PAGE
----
Why a half-degree temperature rise is a big deal

Categories: Big picture
Published on: July 10, 2016

NASA Global Climate Change / Bob Silberg / 30 June 2016

half-degree-triptych-v1-borderThe European Geosciences Union published a study in April 2016 that examined the impact of a 1.5 degree Celsius vs. a 2.0 C temperature increase by the end of the century, given what we know so far about how climate works. It found that the jump from 1.5 to 2 degrees—a third more of an increase—raises the impact by about that same fraction, very roughly, on most of the phenomena the study covered. Heat waves would last around a third longer, rain storms would be about a third more intense, the increase in sea level would be approximately that much higher and the percentage of tropical coral reefs at risk of severe degradation would be roughly that much greater.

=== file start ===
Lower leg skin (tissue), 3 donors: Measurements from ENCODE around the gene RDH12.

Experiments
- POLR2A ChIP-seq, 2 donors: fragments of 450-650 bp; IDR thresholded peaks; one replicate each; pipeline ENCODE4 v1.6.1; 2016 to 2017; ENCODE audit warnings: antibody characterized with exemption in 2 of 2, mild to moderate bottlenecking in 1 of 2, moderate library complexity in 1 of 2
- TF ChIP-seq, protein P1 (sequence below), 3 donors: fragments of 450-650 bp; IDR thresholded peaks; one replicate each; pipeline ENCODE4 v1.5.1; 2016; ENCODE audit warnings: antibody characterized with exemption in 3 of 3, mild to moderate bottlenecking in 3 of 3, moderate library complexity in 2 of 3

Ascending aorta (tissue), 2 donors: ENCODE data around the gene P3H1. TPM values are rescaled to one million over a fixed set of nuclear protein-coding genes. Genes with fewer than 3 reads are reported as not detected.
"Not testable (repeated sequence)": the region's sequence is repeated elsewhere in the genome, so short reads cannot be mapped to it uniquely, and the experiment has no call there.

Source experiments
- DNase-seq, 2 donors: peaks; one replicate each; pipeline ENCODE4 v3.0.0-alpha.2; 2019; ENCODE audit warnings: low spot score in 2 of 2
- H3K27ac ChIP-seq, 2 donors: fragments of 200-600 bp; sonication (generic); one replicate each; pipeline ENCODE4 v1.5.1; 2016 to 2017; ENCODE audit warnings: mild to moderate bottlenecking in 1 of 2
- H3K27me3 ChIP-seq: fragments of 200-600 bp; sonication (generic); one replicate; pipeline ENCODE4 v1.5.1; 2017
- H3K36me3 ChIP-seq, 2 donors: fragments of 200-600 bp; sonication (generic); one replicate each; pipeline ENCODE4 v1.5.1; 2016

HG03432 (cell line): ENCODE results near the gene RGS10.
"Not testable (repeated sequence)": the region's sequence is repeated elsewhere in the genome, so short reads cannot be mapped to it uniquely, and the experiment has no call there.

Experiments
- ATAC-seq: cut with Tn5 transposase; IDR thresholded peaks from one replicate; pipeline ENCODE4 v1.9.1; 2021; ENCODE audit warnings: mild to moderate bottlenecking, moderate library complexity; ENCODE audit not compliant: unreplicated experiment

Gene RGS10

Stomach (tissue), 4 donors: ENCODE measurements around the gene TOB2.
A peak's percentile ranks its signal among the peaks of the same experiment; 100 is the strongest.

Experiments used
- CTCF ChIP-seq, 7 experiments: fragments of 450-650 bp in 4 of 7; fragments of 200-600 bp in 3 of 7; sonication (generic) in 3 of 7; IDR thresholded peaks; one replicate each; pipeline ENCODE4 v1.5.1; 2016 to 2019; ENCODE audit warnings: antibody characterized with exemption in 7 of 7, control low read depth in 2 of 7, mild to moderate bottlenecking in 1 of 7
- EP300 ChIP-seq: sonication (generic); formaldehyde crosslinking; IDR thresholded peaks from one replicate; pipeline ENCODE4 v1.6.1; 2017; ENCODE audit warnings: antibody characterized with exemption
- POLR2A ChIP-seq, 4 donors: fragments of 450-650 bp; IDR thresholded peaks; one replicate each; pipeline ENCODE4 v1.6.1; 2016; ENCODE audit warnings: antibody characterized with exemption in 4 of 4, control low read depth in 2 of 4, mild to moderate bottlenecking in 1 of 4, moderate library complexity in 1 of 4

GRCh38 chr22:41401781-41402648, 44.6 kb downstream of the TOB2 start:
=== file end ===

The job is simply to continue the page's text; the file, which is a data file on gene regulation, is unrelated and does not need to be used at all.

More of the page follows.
But in some cases, that extra increase in temperature makes things much more dire. At 1.5 C, the study found that tropical coral reefs stand a chance of adapting and reversing a portion of their die-off in the last half of the century. But at 2 C, the chance of recovery vanishes. Tropical corals are virtually wiped out by the year 2100.

With a 1.5 C rise in temperature, the Mediterranean area is forecast to have about 9 percent less fresh water available. At 2 C, that water deficit nearly doubles. So does the decrease in wheat and maize harvest in the tropics.